# Underbraced text under sum is in different size from other

Text in underbrace under sum is bigger than other.

\sum_{{\{a,b,c,d,e,f\}=\{\underbrace{a,b,c,d}_{4\ terms}},e,f\}}


How can I solve this neatly.

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–  egreg Jul 2 '14 at 19:23

You could add the math-mode directive \scriptstyle to the first argument of \underbrace:

\documentclass{article}
\usepackage{amsmath} % provides "\underbrace" and "\text" macros
\begin{document}
$\sum_{{\{a,b,c,d,e,f\}=\{\underbrace{\scriptstyle a,b,c,d}_{\text{4 terms}}},e,f\}}$
\end{document}


Addendum, prompted by a comment by @Werner:

A second issue (besides the one raised in your posting, about getting the font size right for the first argument of \underbrace) arises if the width of the material in the second argument of the \underbrace macro is greater than that of the first argument. In such cases, you can encase the second argument in a \mathclap directive. (\mathclap is a macro provided by the mathtools package.)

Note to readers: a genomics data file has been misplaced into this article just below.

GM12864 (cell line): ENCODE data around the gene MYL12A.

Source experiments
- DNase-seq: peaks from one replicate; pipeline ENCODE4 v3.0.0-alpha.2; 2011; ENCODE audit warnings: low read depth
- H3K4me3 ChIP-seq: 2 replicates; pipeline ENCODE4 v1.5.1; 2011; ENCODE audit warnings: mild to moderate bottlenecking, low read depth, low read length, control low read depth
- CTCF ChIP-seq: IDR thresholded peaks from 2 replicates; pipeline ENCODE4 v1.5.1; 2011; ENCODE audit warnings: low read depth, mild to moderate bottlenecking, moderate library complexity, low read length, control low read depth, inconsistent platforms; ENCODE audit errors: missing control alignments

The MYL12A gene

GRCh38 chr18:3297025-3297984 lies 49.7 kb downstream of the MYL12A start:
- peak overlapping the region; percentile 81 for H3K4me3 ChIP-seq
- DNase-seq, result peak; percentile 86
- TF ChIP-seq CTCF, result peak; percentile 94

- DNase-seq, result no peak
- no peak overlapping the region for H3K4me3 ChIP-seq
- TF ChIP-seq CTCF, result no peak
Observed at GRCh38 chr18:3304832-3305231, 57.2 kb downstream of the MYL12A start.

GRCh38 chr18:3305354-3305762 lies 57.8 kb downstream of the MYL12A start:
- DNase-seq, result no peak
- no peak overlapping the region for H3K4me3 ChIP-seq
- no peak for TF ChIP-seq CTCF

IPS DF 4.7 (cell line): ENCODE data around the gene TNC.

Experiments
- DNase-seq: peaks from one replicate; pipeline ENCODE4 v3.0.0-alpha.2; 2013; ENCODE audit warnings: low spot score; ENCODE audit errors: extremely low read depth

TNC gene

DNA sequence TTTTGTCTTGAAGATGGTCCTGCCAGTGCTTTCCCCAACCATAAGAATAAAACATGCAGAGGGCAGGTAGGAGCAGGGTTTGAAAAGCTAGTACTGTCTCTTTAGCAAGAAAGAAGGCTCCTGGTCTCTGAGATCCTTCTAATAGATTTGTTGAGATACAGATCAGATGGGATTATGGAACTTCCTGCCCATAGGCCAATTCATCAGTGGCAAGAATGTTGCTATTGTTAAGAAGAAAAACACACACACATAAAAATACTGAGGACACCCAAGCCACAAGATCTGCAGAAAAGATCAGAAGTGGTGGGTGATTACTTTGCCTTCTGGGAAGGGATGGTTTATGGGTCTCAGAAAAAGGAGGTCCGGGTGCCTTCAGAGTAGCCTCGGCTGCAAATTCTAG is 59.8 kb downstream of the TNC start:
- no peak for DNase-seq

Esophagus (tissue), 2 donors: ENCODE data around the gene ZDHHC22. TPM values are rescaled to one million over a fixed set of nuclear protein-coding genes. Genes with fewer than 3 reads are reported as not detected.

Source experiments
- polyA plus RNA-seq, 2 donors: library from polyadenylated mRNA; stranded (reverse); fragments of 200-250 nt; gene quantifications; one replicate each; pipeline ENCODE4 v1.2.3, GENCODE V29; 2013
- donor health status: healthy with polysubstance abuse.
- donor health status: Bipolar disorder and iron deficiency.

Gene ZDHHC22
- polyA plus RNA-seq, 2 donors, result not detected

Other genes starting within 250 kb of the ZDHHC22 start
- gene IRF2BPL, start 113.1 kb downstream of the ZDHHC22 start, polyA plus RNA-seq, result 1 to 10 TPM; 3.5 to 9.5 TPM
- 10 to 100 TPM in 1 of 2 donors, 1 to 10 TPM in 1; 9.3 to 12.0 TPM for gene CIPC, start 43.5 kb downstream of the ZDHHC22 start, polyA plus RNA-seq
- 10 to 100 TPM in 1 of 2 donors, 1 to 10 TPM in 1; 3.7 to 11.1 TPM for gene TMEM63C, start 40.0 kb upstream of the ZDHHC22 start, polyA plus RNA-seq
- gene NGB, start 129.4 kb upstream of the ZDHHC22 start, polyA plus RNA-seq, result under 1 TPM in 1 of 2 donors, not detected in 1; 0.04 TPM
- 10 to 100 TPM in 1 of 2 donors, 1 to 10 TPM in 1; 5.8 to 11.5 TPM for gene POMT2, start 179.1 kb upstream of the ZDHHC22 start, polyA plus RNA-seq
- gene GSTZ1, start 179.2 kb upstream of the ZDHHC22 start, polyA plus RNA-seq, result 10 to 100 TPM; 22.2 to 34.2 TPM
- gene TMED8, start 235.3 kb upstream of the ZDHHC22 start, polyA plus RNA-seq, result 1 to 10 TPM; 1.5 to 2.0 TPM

\documentclass{article}
\usepackage{mathtools}      % provides "\mathclap" macro,
$\sum_{\{a,b,c,d,e,f\}=\{\underbrace{\scriptstyle a,b,c,d}_{\text{Lots and lots of terms}},e,f\}}$
$\sum_{\{a,b,c,d,e,f\}=\{\underbrace{\scriptstyle a,b,c,d}_{\mathclap{\text{Lots and lots of terms}}},e,f\}}$

If 4 terms is wider than a,b,c,d, you may want to consider using \mathclap{..} from mathtools. –  Werner Jul 2 '14 at 18:50
@Werner - I've provided an addendum to illustrate how \mathclap can fix the problem that arises if the width of the second argument of \underbrace exceeds that of the first argument. –  Mico Jul 2 '14 at 21:28